Tiger's just like us

Woods on the way back

Bob Warters's picture
Thu, 30 Jan 2003

It’s good to know that Tiger Woods is just like the rest of us, when inactivity threatens our regular golf game. For most of us it’s bad weather that rules out golf, for Tiger it’s an operation on his left knee.

He revealed this week that he has been practising his putting on the carpet of his Orlando home – and hitting chip shots into pillows and on to his bed.

No doubt he’s been checking out his golf swing in the mirror and holding his knife and fork with two hands to make sure he hasn’t lost his grip.

A one-hour operation in December removed fluid from inside and around the anterior cruciate ligament, and removed benign cysts. But Woods' doctor said the long-term recovery prospects are good.

"But once you've had the surgery, you're susceptible to having the same procedure," Woods said. "Hopefully, that won't be the case."

He said hasn't felt any pain since he started hitting a few practice balls in the garden and this week begins hitting shots in earnest on the range.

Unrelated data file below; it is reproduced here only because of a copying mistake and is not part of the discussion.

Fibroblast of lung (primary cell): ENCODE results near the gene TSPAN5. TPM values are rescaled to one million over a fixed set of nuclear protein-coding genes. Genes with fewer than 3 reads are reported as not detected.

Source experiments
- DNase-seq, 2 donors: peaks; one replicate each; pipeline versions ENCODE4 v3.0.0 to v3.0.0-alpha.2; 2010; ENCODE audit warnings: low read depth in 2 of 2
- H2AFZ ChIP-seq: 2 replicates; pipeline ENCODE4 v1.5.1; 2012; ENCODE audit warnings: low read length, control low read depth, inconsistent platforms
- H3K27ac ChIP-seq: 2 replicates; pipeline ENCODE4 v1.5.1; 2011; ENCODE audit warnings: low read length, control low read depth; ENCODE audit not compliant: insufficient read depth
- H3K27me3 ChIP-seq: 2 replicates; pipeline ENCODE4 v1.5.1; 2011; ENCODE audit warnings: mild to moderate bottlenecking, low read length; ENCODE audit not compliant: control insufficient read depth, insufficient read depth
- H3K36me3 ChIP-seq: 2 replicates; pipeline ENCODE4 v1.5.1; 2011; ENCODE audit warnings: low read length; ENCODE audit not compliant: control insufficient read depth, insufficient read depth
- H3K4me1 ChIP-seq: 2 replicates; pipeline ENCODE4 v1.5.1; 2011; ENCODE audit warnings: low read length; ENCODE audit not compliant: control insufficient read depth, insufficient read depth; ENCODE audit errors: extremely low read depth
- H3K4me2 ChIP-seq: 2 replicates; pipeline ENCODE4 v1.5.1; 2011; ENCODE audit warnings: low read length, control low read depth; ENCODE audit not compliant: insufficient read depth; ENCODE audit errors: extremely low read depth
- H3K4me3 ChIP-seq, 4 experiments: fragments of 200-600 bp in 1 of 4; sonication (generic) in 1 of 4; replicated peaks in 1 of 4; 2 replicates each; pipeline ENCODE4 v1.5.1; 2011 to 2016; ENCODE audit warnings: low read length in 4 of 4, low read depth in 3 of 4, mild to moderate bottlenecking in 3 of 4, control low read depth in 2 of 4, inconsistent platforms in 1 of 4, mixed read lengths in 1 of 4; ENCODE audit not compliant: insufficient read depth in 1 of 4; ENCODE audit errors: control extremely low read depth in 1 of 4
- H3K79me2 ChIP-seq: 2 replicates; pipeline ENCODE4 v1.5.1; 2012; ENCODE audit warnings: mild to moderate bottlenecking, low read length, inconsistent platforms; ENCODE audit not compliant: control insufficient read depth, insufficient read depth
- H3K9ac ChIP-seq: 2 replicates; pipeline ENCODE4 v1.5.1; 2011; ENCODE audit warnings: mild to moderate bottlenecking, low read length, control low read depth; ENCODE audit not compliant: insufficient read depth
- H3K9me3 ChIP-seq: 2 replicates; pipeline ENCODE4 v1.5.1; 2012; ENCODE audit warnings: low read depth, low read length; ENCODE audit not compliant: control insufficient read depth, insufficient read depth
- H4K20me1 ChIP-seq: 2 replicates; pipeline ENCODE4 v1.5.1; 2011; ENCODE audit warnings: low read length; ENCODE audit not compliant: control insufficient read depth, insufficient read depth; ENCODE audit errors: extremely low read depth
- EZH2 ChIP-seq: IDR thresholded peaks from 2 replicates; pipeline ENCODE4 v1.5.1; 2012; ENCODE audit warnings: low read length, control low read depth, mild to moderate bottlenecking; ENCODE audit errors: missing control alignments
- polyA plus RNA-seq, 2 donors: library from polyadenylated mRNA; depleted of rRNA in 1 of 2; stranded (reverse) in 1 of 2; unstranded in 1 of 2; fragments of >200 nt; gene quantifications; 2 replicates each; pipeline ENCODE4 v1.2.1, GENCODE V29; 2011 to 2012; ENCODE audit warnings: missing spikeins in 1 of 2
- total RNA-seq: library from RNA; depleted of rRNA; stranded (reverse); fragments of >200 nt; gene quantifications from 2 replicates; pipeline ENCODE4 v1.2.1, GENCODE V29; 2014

"I need to know if this knee will hold up in a full practice session," he said. "Once I know that, I'll be fine competing. I may be rusty when it comes to hitting one shot. Playing my way into shape is going to take a little time."

He's scheduled to play the Buick Invitational in San Diego on February 13 and to compete in Dubai but won’t take part until he’s ready. Also having made 96 successive cuts, he’s anxious to beat Byron Nelson’s record of 113 and claim a fifth successive money title on the PGA tour.

Reflecting on 2002 he said: ‘The pain in my left knee was so intense it almost made me physically sick. I had to take injections just to keep playing. It was a tough, tough year, one I don't want to have to go through again,"

He showed few signs of pain finishing out of the top 10 only twice after winning the US Masters.

"It was a good acting job," he said. "Towards the end of last year, it was brutal. A lot of times, I didn't want to go out there and play. I felt nausea. I know what other athletes go through with those needles. It's not fun."

Woods will be going for an unprecedented third straight title at Augusta National in April and says: "It's going to be one heck of a challenge -- hopefully, one I'll be prepared for," adding that he won’t be distracted by the proposed demonstrations by groups protesting about the lack of a woman member at Augusta.

"I'll be fine," he said. "Once it's time to play, it's time to play. Whether it's all the things outside the gates, or the fact I'm trying to win three in a row -- all that goes away once it's time to tee it up."



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